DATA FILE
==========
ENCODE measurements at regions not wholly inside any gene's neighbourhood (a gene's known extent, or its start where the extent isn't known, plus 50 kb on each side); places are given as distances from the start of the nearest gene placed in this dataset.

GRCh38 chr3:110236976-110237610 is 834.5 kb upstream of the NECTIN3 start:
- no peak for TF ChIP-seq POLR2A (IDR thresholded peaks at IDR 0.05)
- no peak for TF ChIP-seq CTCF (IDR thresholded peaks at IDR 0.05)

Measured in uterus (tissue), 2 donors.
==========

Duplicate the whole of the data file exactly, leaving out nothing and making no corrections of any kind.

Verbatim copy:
ENCODE measurements at regions not wholly inside any gene's neighbourhood (a gene's known extent, or its start where the extent isn't known, plus 50 kb on each side); places are given as distances from the start of the nearest gene placed in this dataset.

GRCh38 chr3:110236976-110237610 is 834.5 kb upstream of the NECTIN3 start:
- no peak for TF ChIP-seq POLR2A (IDR thresholded peaks at IDR 0.05)
- no peak for TF ChIP-seq CTCF (IDR thresholded peaks at IDR 0.05)

Measured in uterus (tissue), 2 donors.